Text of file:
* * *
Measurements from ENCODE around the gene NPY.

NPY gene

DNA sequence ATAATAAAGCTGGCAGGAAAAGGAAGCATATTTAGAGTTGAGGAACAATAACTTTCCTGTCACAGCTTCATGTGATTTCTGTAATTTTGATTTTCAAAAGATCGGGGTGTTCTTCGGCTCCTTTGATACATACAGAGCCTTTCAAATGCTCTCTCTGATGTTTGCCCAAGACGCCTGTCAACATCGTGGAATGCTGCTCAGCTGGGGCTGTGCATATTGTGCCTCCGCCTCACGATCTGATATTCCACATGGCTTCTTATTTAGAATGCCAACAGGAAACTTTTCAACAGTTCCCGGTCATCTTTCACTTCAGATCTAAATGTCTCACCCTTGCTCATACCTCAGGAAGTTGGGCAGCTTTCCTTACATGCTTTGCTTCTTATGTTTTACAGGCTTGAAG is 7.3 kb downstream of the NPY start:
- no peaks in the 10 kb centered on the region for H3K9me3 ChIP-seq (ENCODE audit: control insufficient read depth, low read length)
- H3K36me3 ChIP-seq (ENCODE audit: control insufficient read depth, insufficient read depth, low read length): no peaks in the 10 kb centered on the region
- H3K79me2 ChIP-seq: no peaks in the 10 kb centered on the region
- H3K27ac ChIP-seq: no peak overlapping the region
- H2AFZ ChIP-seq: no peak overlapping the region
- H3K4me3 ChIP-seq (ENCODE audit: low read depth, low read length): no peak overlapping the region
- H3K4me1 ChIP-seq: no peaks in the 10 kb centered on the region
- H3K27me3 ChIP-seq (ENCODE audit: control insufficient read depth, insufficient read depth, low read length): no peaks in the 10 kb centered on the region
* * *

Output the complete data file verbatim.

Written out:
Measurements from ENCODE around the gene NPY.

NPY gene

DNA sequence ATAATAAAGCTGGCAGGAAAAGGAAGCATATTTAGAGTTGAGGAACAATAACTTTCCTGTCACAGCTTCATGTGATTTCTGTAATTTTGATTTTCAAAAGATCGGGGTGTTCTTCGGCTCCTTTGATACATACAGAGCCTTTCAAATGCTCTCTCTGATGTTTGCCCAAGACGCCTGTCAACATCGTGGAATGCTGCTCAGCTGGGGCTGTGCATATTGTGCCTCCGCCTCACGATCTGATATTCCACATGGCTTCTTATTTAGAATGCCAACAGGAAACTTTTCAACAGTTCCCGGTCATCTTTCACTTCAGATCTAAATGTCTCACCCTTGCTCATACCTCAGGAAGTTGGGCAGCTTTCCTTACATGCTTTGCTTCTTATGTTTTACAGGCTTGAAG is 7.3 kb downstream of the NPY start:
- no peaks in the 10 kb centered on the region for H3K9me3 ChIP-seq (ENCODE audit: control insufficient read depth, low read length)
- H3K36me3 ChIP-seq (ENCODE audit: control insufficient read depth, insufficient read depth, low read length): no peaks in the 10 kb centered on the region
- H3K79me2 ChIP-seq: no peaks in the 10 kb centered on the region
- H3K27ac ChIP-seq: no peak overlapping the region
- H2AFZ ChIP-seq: no peak overlapping the region
- H3K4me3 ChIP-seq (ENCODE audit: low read depth, low read length): no peak overlapping the region
- H3K4me1 ChIP-seq: no peaks in the 10 kb centered on the region
- H3K27me3 ChIP-seq (ENCODE audit: control insufficient read depth, insufficient read depth, low read length): no peaks in the 10 kb centered on the region